In Brief

Shakespeare’s Only Handwritten Manuscript Contains a Message of Empathy for Migrants

The First Folio from 1623 of Shakespeare's plays (courtesy British Library)
The First Folio of Shakespeare’s plays from 1623 (courtesy British Library)

Aside from a few signatures, only one example of William Shakespeare’s handwriting survives, a speech from around 1603 that imagines Sir Thomas More addressing the rage of an anti-migrant crowd in England. More asks the angry people, who are riled by strangers — French Protestants — seeking shelter in the country, to have empathy: “What would you think / To be thus used? This is the strangers’ case; / And this your mountanish inhumanity.

Shakespeare's handwriting in The Book of Sir Thomas More, The British Library - See more at: http://www.bl.uk/press-releases/2016/march/discovering-literature-shakespeare#sthash.eHyvPPhe.dpuf
Shakespeare’s handwriting in ‘The Book of Sir Thomas More’ (courtesy the British Library) (click to enlarge)

The manuscript is included in the British Library’s new online resource Discovering Literature: Shakespeare, launched this month with around 300 digitized items related to the Bard. They include a 16th-century pamphlet on witchcraft, a cast of a Michelangelo bust of Brutus, a self-portrait by Elizabethan magician John Dee, 19th-century costume recommendations for Hamlet, and even some illustrations of the “strangers” of Shakespeare’s day, like a painting of a “Virginian Indian” — one of the American Indians brought to England and exhibited as oddities in the 17th century. The objects are joined by essays exploring themes in Shakespeare’s writing, such as “Richard III and the staging of disability” by Katherine Schapp Williams and “Ophelia, gender and madness” by Elaine Showalter.

The physical copy of the More speech will be one of the objects on view in Shakespeare in Ten Acts, opening in April at the British Library. It’s currently on view in Washington, DC, through March 27 in Shakespeare, Life of an Icon at the Folger Shakespeare Library. Shakespeare didn’t write the whole Sir Thomas More play (it was a collaborative effort), but the statesman was a natural character to voice one of the calls for humanity that so often accent the Bard’s speeches and soliloquies. More was executed in 1535 for treason for his unwavering support of the Catholic Church over the rule of King Henry VIII (and his serial marriages), and was later canonized as a saint. In the play, More addresses the mob:

You’ll put down strangers, Kill them, cut their throats, possess their houses,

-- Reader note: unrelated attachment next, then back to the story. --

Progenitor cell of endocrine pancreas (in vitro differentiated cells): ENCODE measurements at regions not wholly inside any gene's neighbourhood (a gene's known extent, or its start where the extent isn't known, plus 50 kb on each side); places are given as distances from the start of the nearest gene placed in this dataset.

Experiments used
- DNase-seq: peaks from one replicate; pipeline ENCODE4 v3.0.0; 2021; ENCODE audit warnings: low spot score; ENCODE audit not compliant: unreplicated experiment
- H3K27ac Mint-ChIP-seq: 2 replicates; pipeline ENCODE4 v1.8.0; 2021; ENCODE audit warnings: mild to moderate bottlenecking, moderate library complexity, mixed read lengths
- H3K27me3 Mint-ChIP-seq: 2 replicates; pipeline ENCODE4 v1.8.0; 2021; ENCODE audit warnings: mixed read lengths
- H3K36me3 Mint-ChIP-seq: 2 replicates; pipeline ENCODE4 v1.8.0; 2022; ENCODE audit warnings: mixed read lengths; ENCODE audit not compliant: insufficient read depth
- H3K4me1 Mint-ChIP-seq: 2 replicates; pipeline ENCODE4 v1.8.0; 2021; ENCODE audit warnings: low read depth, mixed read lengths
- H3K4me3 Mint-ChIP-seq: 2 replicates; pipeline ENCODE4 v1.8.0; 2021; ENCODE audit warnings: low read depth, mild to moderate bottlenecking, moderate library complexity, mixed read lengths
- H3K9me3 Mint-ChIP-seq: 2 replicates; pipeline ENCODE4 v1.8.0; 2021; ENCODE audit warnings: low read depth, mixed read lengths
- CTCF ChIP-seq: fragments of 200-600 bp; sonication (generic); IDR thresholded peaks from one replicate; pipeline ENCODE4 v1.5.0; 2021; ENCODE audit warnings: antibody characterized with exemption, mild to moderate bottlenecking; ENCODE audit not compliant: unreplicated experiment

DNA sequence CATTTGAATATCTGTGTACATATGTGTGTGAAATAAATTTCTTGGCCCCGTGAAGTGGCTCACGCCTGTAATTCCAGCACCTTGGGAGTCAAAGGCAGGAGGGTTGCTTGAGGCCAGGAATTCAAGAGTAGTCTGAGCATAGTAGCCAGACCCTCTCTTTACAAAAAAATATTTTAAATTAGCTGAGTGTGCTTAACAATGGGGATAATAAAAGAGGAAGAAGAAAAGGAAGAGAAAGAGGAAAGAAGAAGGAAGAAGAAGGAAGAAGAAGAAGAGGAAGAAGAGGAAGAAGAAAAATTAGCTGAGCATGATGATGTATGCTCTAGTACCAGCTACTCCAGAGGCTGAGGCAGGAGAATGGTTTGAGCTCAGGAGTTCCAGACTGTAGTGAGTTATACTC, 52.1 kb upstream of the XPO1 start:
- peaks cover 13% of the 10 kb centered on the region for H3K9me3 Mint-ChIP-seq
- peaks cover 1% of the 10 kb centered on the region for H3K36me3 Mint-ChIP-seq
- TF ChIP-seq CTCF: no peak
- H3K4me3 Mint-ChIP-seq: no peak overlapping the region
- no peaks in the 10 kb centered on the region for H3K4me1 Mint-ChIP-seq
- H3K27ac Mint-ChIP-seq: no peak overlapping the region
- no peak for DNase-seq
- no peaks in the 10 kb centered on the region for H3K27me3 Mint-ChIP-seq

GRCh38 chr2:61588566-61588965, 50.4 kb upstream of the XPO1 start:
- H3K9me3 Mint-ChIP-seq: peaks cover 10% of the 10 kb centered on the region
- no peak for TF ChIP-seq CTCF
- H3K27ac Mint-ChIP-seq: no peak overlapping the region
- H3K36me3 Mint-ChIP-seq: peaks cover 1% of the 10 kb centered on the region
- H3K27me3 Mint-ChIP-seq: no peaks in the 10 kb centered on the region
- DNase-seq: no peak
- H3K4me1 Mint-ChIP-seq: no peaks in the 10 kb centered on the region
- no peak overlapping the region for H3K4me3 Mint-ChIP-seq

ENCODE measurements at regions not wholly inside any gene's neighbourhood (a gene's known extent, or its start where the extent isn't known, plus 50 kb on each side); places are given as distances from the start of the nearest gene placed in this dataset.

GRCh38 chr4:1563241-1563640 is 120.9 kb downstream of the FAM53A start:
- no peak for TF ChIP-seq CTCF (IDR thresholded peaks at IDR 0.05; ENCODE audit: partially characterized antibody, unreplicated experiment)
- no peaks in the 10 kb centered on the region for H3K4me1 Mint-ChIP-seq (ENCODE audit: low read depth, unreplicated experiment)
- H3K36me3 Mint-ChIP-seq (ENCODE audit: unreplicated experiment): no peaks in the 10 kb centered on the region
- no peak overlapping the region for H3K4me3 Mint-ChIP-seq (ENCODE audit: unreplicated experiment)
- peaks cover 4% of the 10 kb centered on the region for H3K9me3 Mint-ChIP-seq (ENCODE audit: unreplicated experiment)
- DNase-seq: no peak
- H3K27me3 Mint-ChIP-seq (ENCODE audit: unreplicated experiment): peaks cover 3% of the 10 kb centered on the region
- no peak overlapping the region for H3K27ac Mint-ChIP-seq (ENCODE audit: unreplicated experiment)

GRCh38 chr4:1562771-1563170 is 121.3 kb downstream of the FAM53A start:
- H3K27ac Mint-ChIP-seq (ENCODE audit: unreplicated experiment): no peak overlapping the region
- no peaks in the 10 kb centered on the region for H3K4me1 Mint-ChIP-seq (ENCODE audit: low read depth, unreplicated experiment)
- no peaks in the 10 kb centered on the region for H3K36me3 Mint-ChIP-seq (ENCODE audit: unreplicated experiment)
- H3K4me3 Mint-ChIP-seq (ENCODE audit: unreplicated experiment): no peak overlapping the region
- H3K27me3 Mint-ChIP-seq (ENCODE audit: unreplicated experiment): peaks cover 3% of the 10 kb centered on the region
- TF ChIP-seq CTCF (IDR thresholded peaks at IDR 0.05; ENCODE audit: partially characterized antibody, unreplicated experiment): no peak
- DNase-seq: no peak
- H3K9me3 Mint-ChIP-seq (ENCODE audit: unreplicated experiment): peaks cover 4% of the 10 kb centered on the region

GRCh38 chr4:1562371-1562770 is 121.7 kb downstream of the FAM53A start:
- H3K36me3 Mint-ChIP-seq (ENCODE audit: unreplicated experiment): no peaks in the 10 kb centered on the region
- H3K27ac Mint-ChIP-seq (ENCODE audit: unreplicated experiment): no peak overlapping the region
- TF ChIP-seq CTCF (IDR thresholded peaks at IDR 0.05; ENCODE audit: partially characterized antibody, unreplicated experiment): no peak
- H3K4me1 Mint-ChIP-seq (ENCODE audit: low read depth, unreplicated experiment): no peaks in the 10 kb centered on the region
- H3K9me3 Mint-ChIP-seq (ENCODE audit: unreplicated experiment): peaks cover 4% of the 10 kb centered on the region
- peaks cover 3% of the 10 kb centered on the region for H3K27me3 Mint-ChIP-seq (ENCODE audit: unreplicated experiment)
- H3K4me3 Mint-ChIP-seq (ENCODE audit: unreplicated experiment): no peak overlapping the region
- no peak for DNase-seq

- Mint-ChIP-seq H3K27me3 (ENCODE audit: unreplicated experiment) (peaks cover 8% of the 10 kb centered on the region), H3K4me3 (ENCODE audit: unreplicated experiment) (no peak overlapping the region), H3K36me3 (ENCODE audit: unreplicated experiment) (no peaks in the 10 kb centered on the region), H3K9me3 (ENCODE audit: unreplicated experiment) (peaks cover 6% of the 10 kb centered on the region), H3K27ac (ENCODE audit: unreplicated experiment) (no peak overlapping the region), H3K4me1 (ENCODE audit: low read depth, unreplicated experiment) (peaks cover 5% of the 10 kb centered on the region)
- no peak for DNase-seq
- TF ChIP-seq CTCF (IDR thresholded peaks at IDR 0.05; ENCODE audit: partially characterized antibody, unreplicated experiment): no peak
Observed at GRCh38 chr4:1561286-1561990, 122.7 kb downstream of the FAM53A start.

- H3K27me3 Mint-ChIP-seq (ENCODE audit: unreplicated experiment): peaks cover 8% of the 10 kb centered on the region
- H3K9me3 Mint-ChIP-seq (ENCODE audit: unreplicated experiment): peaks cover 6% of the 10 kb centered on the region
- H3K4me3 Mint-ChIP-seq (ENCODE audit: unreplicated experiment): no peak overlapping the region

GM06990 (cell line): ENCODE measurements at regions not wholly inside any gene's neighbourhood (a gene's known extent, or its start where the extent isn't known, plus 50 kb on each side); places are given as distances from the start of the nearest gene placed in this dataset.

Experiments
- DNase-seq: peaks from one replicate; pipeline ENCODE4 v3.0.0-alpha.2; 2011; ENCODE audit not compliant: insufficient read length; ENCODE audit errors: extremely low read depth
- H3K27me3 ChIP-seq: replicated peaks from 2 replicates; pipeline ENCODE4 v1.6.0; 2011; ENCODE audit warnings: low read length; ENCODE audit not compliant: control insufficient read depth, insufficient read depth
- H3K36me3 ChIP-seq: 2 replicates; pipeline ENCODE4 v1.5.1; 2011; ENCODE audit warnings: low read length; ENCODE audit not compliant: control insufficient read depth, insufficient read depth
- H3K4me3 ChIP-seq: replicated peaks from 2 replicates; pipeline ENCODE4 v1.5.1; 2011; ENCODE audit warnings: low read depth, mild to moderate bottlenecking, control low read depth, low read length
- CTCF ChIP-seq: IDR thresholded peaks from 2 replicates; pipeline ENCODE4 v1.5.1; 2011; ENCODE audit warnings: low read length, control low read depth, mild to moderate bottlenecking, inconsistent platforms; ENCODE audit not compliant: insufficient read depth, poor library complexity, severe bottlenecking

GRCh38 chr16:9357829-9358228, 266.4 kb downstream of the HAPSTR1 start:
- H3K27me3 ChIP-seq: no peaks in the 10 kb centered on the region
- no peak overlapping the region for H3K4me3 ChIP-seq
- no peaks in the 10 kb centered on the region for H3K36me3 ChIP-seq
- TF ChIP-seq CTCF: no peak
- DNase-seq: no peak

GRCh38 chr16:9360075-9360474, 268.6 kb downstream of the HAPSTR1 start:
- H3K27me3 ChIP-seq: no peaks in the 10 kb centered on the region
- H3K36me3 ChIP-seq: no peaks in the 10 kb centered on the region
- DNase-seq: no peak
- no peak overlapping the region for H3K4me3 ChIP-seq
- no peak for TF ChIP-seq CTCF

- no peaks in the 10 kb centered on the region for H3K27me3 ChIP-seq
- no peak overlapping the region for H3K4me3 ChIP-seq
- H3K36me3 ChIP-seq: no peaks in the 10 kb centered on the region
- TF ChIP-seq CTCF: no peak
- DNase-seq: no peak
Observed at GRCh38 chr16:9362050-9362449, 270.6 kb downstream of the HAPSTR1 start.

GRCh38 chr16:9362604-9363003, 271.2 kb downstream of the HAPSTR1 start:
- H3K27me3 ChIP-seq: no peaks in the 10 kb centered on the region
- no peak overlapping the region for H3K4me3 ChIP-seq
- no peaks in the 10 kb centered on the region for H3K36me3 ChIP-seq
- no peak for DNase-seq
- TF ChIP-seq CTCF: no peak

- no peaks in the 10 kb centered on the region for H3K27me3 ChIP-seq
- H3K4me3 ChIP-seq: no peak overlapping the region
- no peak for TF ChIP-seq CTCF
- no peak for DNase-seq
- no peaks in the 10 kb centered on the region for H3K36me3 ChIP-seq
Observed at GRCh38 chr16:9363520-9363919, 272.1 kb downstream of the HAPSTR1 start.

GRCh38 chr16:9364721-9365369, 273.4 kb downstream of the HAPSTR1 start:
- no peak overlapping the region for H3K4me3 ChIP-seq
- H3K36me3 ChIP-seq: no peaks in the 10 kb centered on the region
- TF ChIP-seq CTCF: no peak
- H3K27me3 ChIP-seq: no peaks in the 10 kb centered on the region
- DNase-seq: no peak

And lead the majesty of law in lyam
To slip him like a hound.
Alas, alas! Say now the King
As he is clement if th’offender mourn,
Should so much come too short of your great trespass
As but to banish you: whither would you go?
What country, by the nature of your error,
Should give you harbour?
Go you to France or Flanders,
To any German province, Spain or Portugal,
Nay, anywhere that not adheres to England:
Why, you must needs be strangers. [Scene 6, 134–45]

The British Library explains that “proving that More’s words were indeed written by Shakespeare is not straightforward, [but] in their keen sympathy for the plight of the alienated and dispossessed they seem to prefigure the insights of great dramas of race such as The Merchant of Venice and Othello.” The library also notes that the play was never approved for performance by “Master of the Revels” — aka drama censor — Edmund Tilney, because, ironically, he might have been “worried about inciting unrest on the streets of London.”

With tensions about immigrants and refugees running high around the world, the speech’s plea against fear and hate still sounds relevant. As NPR reported, it wasn’t until 1964 that the play was performed in London, with Ian McKellen as Sir Thomas More. Here’s the actor reprising his performance at the 2012 “The People Speak” event in London:

The manuscript of Shakespeare’s handwritten Sir Thomas More speech is on view through March 27 in Shakespeare, Life of an Icon at the Folger Shakespeare Library (201 East Capitol Street, SE Washington, DC), and will be on view in Shakespeare in Ten Acts at the British Library (96 Euston Road, London) from April 15 to September 6.

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